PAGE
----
Carolina Philharmonic's Pops Concert Garners Praise
A wonderful tradition, begun in Boston at the end of the 19th century, has been imported locally by Maestro David Michael Wolff.
On Friday night he concluded the Carolina Philharmonic's first season of Pinehurst Summer Pops concerts with "Hollywood meets Broadway and La Scala." Over the past couple of months Wolff's programs have honored the Boston Pops' objective of performing some contemporary, popular music along with the usual fare of classical selections.
And what marvelous music it was, performed by a full orchestra of more than 40 musicians. The evening began with a rousing performance of the "Overture" to Mozart's "The Marriage of Figaro," a piece as exuberant and frenetic as "the day of madness" the opera dramatizes and, for that matter, its brilliant composer himself.
Mascagni's "Intermezzo" from Cavellaria Rusticana slowed down the pace with its richly melodic evocation of Sicilian rural life, giving relief from the opera's sexual infidelities and forestalling the violent explosions to come.
The more traditional symphonic program concluded with an unusual operatic selection, the "Humming Chorus" from Puccini's "Madame Butterfly." The haunting, ominous piece occurs on the night before the scoundrel Pinkerton returns to Japan, finally to break Butterfly's heart and precipitate her suicide.
Then it was on to the pops portion of the concert. Very quickly and powerfully, Wolff brought several of the heroes of our favorite adventure movies before us. A medley of themes from John Williams' masterful movie scores followed, in a fullness of resonance and energy not usually experienced locally.
Williams, the successor to Arthur Fiedler at the Boston Pops, was a splendid choice for bringing this July series to a celebratory conclusion; his themes inspired us to shoot for the stars again and to re-imagine the triumphs of the victors in "Star Wars" and "Superman," the legendary escapes on the thrilling and magical journeys of Indiana Jones and Harry Potter.
For many in the audience, the musical highlights of the evening came after intermission, from the familiar tunes and melodies of the wonderful Broadway hits "My Fair Lady" and "Porgy and Bess." The brilliant romanticism of "On the Street Where You Live" was performed with all the passion of expectant Freddy's young love for Eliza, while "I've Grown Accustomed to Her Face" reflected the poignant dawning of love in Professor Higgins, a misogynist linguist whose female experiment has turned into something quite different from what he planned.
George Gershwin's classic "Porgy and Bess" offered us a soulful solo by soprano Young Mee Jun, Wolff's wife.
The Carolina Philharmonic chorus achieved its finest moment at the conclusion of the evening, marching the uplifted audience home with its spirited version of "Oh Lawd, I'm on My Way."
A special treat occurred during the "Porgy and Bess" selections, when Wolff skipped off the conductor's platform and, clutching his score, ran over to the grand piano. There he began playing as soloist for a brief term, then joined the entire orchestra, which he continued conducting from the piano, and continued to conduct the chorus when it began its work.
A striking scene indeed, especially for those among us who, prizing Wolff's mastery of the piano, sometimes regret that we don't get to enjoy that wonderful talent when he's exercising his other great gift of conducting.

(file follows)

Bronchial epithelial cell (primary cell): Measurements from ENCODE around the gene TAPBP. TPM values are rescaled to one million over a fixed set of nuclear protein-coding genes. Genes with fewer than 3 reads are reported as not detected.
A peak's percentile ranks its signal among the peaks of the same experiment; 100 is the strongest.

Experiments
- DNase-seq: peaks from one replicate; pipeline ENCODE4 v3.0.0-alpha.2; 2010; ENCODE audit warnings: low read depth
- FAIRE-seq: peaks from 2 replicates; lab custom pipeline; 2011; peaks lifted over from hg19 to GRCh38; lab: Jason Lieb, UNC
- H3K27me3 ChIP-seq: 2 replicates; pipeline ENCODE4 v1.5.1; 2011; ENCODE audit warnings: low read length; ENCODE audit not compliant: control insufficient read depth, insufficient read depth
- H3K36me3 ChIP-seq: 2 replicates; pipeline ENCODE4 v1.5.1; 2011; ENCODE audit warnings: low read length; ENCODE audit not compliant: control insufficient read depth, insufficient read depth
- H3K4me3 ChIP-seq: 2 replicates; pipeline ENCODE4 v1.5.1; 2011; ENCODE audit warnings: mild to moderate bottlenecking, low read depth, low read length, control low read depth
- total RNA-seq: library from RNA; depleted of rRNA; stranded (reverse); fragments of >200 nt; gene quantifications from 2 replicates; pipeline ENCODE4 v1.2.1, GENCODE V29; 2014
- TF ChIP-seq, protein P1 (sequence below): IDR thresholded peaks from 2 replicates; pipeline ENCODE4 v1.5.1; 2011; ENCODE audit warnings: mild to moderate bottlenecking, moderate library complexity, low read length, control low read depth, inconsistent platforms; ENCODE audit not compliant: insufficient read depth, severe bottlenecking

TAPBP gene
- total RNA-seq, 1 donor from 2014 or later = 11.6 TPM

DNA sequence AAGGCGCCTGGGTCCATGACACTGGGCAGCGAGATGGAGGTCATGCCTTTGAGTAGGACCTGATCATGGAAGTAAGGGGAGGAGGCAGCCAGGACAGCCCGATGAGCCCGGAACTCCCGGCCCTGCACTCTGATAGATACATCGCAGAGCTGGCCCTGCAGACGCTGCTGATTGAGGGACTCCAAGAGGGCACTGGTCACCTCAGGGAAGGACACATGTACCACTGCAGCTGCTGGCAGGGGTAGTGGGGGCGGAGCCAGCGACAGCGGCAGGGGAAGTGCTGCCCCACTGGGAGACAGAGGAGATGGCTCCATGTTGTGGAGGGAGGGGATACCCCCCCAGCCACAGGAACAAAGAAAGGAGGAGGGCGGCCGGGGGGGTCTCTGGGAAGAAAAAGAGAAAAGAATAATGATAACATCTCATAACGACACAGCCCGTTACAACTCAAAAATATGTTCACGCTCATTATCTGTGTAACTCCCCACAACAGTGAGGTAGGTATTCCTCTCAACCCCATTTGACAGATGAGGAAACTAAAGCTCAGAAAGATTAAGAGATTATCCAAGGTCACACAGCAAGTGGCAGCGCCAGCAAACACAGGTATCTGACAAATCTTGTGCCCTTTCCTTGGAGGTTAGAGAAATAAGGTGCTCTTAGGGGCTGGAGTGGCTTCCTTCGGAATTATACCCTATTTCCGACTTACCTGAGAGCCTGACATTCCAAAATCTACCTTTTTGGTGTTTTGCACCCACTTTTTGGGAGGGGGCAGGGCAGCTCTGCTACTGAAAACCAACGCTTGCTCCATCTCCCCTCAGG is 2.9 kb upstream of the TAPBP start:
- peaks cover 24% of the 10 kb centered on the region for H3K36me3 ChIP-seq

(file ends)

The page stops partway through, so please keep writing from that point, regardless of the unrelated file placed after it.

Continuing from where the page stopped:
For this writer, the conclusion of the first half of Wolff's program offered a special insight into Wolff as a musician and conductor. Ennio Morricone's "Gabriel's Oboe," the marvelous theme for the movie "The Mission," is hardly a staple of the concert repertoire.
But, in a telling reflection to the audience, Wolff made it strikingly clear that, despite the thinking of many of his colleagues that popular songs have no place in a classical concert, "Gabriel's Oboe" was "worthy of Schubert" and as deserving of performance to serious music lovers as the Austrian master's lieder. Anna Lampidis' suave performance on oboe communicated the elegant lyricism of a composition that has attracted many of the world's finest vocalists to record it.
Morricone is the world's greatest composer of film scores, with more than 500 themes for movies and television productions to his credit. He composed "Gabriel's Oboe" for instrument only, but Sarah Brightman, the irresistibly beautiful British soprano, importuned him to allow her to write lyrics for his music. After adamantly refusing Brightman's begging for months, Morricone finally relented.
"Nella Fantasia" was then composed, and, with its universal evocation of a world filled with peace and freedom and humanity, quickly became a global sensation. The audience had the rare opportunity to judge for itself whether Morricone's work succeeds more as an instrumental or as a song, for right after the oboe performance, the chorus and orchestra performed "Nella Fantasia."
From the size and enthusiasm of the audience alone last Friday, an overflowing crowd that filled the auditorium and even required opening the balcony, the evening was a great success.
After the finale to the entire series, the audience's excitement and gratitude, like the audience itself, overflowed the hall and carried into the stifling heat of the parking lot.
The humming of familiar show tunes, the chatter of remembered scenes on Broadway and in films, the comments about a performance worthy of the great music halls in Paris and London filled the night air.
Music had done its magical work again.
More like this story